You Need to Know These 6 Amazing Facts About the Spanish “Black Madonna”

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When a fellow parishioner returned from a Marian pilgrimage, she brought me a rosary from the shrine of Our Lady of Montserrat. I was happy to receive the gift, even if I didn’t know a single thing about this particular Marian apparition. When I asked friends, none of them had heard of her either. It turns out that unless you’re Spanish—or, more specifically, Catalan—or have visited her shrine, odds are you probably haven’t heard of her, either.

Want to learn more about the Spanish “Black Madonna”? Here are six basic facts you should know!

The St. Luke connection

Legend says that the original image was carved by none other than St. Luke in A.D. 50 during the time that he lived in Jerusalem. The image is supposed to have somewhat “fled” to Egypt, much like the Holy Family’s flight to avoid King Herod’s terrible persecution. The image up in Montserrat when St. Etereo took it to Spain where it has since remained.

Centuries of devotion

The earliest records of the devotion and shrine date back to 932. The then Count of Barcelona stated that his father built the shrine in 888 and Lothaire, King of France, confirmed it in 982. Tradition says that the image was moved to the top of the mountain with knowledge of the Bishop and the city’s governor on April 22, 718, following the invasion of the Saracens, to keep the image safe.

Ain’t no mountain high enough

Some may wonder why the shrine is 4,000 feet up in mountains in the Catalonia region of Spain. Legend tells us that the image was forgotten for over a century and a half until shepherds were guided by lights and singing that came from a cave in the mountain in 890, right to the location where the image was found. The shepherds told a priest, who then told his bishop. All saw and heard the same thing. A small church was built on the site and the present church—which has since been elevated to a basilica—has been around since 1592.

Black, and beautiful

No, her nickname of “La Moreneta” (“little dark one”) has nothing to do with Song of Solomon 1:5 (“I am black and beautiful, O daughters of Jerusalem” NRSVCE), although you could make the connection if you wanted to. The image of Our Lady of Montserrat has achieved her color due to centuries worth of candle smoke. There have been candles lit in front of the image, night and day, since the 12th century.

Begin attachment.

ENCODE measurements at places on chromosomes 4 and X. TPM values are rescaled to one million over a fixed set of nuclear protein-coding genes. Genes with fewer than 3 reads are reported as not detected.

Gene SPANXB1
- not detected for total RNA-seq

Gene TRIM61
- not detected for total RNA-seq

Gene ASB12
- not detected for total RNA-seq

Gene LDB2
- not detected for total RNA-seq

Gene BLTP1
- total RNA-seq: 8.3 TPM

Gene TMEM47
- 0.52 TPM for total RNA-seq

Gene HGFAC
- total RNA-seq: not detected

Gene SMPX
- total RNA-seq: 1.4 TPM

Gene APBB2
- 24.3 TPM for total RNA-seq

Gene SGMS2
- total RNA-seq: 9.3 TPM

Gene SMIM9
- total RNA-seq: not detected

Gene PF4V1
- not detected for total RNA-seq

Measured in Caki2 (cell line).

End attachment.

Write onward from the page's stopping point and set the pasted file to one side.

Mama’s boys

Many saints have made a pilgrimage to her shrine over the years. They include Sts. Peter Nolasco, Raymond of Penafort, Vincent Ferrer, Francis Borgia, Aloysius Gonzaga, Joseph Calasanctius, Anthony Mary Claret, and Ignatius of Loyola. It is said that St. Ignatius laid down his sword and began his vocation right after making the pilgrimage to Montserrat. In fact, he began writing his Spiritual Exercises shortly after his visit. St. Josemaria Escriva was also miraculously cured of his diabetes on her feast day, April 27, 1954, following a near-fatal attack.

Benedictine connection

The Monastery of Montserrat has been home to Benedictine monks since the 10th century! They say that they chose to build their monastery around the image because they were unable to move/lift it to a different location. The eighty monks currently living at the monastery welcome visitors to their monastery, inviting them to daily Mass and the recitation of the Liturgy of the Hours.

Of course, these facts are just scratching the surface. There are a number of accounts and legends surrounding Our Lady of Montserrat but no one can deny that the image has been a miraculous one over the centuries. For this month of Mary, why not learn more about La Moreneta? Who knows, you may end up with a new devotion.

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